New Study Warns Against Privatizing Roads

The U.S. PIRG Education Fund has released a study of privatized toll roads across the United States, and concludes that they pose 'a long-term threat to the public interest.'

A growing number of states are considering arrangements in which a private operator provides an up-front payoff or builds a new road in return for decades of escalating toll receipts. The report assesses these deals and identifies a number of problems, including:

· Private toll roads typically require greater toll hikes to generate the same upfront payment that could be generated without privation.

· Private deals lead to serious loss of public control that hinders future transportation planning and typically force public payments to compensate private companies if policies reduce toll traffic.

· Deals are often conducted with inadequate public disclosure or input.

· States generally lack the capacity to oversee or enforce private road agreements

· Problems are compounded by the fact that contracts typically extend 50-plus years in order to obtain large federal tax subsidies.

The study examines 15 completed private road projects and 79 others that are proposed or underway.

Thanks to Phineas Baxandall

Full Story: Private Roads, Public Costs (PDF)



One bad assumption

After reading through this report, I notice makes one glaring mistake. It assumes that the states would be able to raise the tolls just like the private companies do. In the case of Indiana's toll road, tolls hadn't been raised in 15 years because of political opposition. That resulted in the road being in terrible shape and losing money. There were no profits to be realized, it was actually a drain on the state budget.

The report does make many valid points about structuring a deal to make sure the government isn't being taken advantage of, but there are advantages to having a private company run the road beyond the "government inefficiencies" (where they actually exist). It eliminates the irrational populism present in many government actions. This private company still can't just raise tolls without limit, or they risk losing drivers to the conventional roads.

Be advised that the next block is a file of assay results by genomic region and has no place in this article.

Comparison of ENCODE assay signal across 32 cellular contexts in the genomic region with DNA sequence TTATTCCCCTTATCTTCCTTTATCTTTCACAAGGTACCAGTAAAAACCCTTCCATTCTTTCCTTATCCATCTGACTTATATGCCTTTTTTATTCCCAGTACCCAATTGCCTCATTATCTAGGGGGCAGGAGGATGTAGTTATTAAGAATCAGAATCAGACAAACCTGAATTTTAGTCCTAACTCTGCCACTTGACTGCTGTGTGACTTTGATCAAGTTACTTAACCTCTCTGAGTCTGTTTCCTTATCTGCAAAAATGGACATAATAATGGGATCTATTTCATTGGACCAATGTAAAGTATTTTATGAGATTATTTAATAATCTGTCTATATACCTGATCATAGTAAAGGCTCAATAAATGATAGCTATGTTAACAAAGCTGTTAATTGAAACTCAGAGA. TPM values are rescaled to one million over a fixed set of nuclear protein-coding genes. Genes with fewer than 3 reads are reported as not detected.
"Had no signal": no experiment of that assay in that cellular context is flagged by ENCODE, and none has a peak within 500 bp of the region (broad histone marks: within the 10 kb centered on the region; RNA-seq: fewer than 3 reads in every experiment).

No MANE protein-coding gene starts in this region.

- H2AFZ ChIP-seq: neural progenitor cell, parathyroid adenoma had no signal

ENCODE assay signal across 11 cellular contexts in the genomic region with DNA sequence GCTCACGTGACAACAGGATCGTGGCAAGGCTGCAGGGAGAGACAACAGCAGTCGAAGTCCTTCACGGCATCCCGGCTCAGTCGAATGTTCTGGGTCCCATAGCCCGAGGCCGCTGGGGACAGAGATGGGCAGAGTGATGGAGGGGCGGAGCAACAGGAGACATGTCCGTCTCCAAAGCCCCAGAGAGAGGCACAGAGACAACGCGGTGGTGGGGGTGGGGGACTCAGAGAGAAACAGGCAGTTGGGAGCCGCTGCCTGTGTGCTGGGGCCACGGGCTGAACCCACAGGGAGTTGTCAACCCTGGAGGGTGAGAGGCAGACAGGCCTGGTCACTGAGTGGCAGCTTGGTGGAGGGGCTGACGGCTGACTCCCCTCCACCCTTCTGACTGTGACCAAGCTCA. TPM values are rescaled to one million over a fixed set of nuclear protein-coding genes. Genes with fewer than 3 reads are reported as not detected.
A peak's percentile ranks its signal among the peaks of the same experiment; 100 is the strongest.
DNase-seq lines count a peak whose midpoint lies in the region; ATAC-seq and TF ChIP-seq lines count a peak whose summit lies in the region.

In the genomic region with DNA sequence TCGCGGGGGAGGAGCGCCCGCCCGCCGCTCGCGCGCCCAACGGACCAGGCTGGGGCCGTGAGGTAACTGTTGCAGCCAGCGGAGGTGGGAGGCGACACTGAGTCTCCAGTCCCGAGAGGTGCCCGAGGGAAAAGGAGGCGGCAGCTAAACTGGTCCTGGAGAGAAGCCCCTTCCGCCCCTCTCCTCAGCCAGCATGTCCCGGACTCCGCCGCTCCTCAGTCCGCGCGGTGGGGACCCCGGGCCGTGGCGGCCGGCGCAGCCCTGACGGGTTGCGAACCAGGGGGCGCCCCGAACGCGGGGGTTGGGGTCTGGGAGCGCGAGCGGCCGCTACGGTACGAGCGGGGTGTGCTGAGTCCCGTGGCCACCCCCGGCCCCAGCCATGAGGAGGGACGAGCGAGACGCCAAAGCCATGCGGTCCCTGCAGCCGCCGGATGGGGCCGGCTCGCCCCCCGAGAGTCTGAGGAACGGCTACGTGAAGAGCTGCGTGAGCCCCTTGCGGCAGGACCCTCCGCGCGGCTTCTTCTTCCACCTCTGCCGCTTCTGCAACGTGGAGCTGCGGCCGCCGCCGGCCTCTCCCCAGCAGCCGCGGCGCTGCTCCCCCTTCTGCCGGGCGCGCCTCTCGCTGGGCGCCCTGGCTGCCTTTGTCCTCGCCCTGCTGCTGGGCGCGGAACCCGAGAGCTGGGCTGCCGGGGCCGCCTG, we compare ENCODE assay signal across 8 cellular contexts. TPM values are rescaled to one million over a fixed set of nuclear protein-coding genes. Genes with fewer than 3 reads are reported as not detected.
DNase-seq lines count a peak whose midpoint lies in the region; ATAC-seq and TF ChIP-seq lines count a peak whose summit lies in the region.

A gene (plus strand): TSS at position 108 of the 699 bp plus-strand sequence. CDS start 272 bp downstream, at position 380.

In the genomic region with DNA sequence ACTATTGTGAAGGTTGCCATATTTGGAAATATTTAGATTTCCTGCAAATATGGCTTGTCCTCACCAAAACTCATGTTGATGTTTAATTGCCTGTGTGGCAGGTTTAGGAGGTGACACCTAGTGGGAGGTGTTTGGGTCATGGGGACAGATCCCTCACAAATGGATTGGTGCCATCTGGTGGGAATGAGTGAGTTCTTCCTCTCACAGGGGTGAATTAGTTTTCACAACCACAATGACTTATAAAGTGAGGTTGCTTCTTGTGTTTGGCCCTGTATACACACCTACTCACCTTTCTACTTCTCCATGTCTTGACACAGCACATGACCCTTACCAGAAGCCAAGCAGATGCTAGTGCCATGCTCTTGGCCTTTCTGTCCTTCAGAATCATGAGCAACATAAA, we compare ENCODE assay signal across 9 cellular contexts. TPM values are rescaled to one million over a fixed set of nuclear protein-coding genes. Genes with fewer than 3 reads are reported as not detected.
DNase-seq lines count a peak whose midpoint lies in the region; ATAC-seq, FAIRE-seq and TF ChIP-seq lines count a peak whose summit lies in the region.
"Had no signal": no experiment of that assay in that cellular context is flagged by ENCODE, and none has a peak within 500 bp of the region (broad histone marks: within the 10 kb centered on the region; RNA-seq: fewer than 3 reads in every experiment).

A second point is this...railroads are privately operated, is that fair that a road is a "public good" but railroads aren't? I think if the government is going to stay in the highway and airport businesses, it's only fair that they get into the railroad business too. In my opinion, I think that all roads, rails, and airports should be owned by third party semi-private companies (no Toyota owned toll roads or CSX owned railroads) so that they are available for all to use. Those facility companies could then be regulated just like an electric company or a gas company, with strict price controls that keep them from exploiting their monopolies. This would allow the true cost of each mode to show through, and I think rail would gain significant market share.

Private Roads as a Way to Introduce Road Pricing

Private roads are an interesting way to introduce road pricing. People would raise hell in Los Angeles if any level of government tried to charge for the roads, but the same thing, done by the private sector, will be more likely to be acceptable for ideological reasons.

We should be making roads more expensive and using the money to fund alternatives to driving and cleaner cars; same thing for gas. I know that's not the most popular idea, but that doesn't automatically make it bad.

The downside of road pricing from my perspective is it creates a revenue stream that will most likely be used to build new roads and thus chain us further to vehicular dependence, sprawl, and climate change.

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